CODEPINK activists travel to Tank, Pakistan, an area just outside the border to South Waziristan. Medea Benjamin addresses a crowd of people inside a tribal compound, demanding an end to US occupation of Afghanistan and the illegal US drone program. The rally, organized by CODEPINK, The Foundation for Fundamental Rights, Reprieve, and PTI, marked the end point of a two day, 10,000 person convoy of protesters starting in Islamabad, Pakistan.
Check out videos from the CODEPINK peace delegation to Pakistan:
8 October 2012 | Anti Drone Rally in Tribal Area of Pakistan
8 October 2012 | CNN coverage of CODEPINK delegation to Pakistan</>
6 October 2012 | ‘Code Pink’ Protests Drone Strikes in Pakistan
5 October 2012 | US Peace Activists Challenge Ambassador in Pakistan About Drones
4 October 2012 | CODEPINK activists message on PTI Peace March to Waziristan
3 October 2012 | We Will Not Raise Our Children To Kill Other Mothers’ Children
Vimeo version: http://vimeo.com/51024089
Anti-drone protesters from across Pakistan and around the world are gathering in Islamabad this week in preparation for a weekend march into the tribal areas of South Waziristan.
A delegation of 30 US activists and parents of U.S. Army soldiers has arrived in Islamabad, where they plan to join the October 6 and 7th anti-drone march and rally.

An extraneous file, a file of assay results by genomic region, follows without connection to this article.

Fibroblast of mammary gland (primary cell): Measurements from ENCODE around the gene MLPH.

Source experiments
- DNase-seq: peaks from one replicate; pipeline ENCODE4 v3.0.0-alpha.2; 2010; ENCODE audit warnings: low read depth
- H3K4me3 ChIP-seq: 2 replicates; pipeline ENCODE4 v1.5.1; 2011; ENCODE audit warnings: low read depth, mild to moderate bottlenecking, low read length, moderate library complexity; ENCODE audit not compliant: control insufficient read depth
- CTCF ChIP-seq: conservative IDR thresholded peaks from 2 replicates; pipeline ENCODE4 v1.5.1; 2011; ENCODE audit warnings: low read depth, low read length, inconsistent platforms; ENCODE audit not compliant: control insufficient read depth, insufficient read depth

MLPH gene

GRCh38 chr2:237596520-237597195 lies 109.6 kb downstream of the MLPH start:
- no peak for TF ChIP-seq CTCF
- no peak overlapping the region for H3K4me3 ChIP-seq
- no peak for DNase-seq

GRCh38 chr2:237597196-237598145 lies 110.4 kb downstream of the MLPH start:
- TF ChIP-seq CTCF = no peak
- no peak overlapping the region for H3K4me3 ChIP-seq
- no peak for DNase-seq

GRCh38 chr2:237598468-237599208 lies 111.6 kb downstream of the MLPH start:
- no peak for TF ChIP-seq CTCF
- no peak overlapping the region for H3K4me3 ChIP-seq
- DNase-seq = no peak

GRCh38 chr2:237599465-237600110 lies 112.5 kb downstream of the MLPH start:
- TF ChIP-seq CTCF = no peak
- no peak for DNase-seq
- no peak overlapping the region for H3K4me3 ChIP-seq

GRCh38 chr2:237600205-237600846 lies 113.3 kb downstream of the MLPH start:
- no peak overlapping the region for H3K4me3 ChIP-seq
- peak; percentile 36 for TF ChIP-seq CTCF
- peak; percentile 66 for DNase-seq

During a meeting with Acting US Ambassador to Pakistan Richard Hoagland, Robert Naiman of Just Foreign Policy and members of CODEPINK challenged Hoagland to respond to reports that CIA drone strikes in Pakistan have targeted civilian rescuers, and assertions by international law experts that such targeting is clearly a war crime under international humanitarian law, regardless of whether US drone strikes in Pakistan are otherwise legal.
(Video by bravenewfoundation)
Far more civilians have been killed by U.S. drone strikes in Pakistan’s tribal areas than U.S. counter-terrorism officials have acknowledged, a new study by human rights researchers at Stanford University and New York University contends.
The report, “Living Under Drones,” also concludes that the classified CIA program has not made America any safer and instead has turned the Pakistani public against U.S. policy in the volatile region. It recommends that the Obama administration reevaluate the program to make it more transparent and accountable, and to prove compliance with international law.
“Real people are suffering real harm” but are largely ignored in government or news media discussions of drone attacks, said James Cavallaro of Stanford, one of the study’s authors.
Cavallaro said the study was intended to challenge official accounts of the drones as precise instruments of high-tech warfare with few adverse consequences. The Obama administration has championed the use of remotely operateddrones for killing senior Taliban and Al Qaeda leaders, but the study concludes that only about 2% of drone casualties are top militant leaders. Read More